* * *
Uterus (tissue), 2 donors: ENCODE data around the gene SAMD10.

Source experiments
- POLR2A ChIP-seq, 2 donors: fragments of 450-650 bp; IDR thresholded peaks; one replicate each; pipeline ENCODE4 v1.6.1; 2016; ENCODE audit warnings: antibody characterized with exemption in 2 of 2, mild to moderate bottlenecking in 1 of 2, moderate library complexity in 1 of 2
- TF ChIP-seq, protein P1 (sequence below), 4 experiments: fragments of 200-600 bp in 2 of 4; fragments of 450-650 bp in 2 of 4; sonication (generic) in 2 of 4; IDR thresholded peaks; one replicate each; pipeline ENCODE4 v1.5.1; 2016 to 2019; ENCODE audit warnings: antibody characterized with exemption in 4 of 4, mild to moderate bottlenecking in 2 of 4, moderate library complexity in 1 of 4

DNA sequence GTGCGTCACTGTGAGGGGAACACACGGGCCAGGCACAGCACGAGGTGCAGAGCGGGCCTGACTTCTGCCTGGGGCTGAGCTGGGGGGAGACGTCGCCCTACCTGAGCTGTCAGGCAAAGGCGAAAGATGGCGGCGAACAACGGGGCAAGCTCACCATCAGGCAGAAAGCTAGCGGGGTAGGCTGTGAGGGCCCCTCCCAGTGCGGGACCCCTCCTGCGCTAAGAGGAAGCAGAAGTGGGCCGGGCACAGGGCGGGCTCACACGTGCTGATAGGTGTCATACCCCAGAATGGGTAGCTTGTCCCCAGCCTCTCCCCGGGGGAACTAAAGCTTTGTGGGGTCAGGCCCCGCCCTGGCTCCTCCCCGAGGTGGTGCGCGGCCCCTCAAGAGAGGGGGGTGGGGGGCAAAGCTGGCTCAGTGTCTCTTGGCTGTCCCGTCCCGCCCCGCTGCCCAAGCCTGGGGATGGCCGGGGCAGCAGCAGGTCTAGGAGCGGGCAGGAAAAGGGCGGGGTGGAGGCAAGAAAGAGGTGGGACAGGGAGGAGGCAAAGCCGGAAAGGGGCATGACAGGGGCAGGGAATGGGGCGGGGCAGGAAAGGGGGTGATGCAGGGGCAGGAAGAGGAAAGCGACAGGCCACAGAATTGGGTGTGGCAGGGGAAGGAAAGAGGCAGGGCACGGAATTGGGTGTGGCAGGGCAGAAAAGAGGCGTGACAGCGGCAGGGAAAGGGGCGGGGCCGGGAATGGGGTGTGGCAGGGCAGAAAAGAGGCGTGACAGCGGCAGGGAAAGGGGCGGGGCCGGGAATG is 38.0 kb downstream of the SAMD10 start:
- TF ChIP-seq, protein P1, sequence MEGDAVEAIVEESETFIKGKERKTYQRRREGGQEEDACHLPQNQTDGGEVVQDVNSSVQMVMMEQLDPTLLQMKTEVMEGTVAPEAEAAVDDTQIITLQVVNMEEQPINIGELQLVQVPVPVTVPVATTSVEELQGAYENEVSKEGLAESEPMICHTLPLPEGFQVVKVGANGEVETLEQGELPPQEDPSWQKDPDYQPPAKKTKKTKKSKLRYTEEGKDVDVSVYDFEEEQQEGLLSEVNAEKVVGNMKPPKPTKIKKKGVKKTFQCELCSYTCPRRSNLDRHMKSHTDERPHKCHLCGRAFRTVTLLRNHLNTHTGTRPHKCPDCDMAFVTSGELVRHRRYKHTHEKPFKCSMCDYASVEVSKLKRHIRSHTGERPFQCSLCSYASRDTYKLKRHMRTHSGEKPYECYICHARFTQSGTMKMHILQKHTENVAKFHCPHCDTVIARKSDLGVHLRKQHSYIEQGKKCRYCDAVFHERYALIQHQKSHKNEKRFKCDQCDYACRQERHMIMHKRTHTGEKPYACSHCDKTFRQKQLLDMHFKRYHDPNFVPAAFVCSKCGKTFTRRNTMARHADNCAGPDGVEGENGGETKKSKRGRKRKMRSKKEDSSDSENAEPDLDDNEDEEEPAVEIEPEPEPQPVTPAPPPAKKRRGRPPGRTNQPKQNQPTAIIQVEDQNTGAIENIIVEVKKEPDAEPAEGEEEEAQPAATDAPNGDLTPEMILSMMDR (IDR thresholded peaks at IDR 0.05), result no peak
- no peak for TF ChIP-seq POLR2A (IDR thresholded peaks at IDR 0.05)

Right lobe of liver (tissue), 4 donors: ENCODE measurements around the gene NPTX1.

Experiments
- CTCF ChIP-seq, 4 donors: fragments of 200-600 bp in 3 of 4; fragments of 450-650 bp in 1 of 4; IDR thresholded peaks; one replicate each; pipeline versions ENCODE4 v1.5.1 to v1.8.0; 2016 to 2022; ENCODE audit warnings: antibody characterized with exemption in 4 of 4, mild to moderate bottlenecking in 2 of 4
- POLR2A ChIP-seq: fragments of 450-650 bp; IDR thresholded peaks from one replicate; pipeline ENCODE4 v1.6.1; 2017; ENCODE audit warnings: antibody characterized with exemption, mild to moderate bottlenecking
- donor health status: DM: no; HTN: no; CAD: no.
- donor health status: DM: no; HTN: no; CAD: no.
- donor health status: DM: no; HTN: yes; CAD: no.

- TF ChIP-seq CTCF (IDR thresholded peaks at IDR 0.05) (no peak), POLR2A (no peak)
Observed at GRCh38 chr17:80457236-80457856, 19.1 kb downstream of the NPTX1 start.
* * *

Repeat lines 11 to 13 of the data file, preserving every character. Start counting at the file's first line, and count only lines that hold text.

- POLR2A ChIP-seq: fragments of 450-650 bp; IDR thresholded peaks from one replicate; pipeline ENCODE4 v1.6.1; 2017; ENCODE audit warnings: antibody characterized with exemption, mild to moderate bottlenecking
- donor health status: DM: no; HTN: no; CAD: no.
- donor health status: DM: no; HTN: no; CAD: no.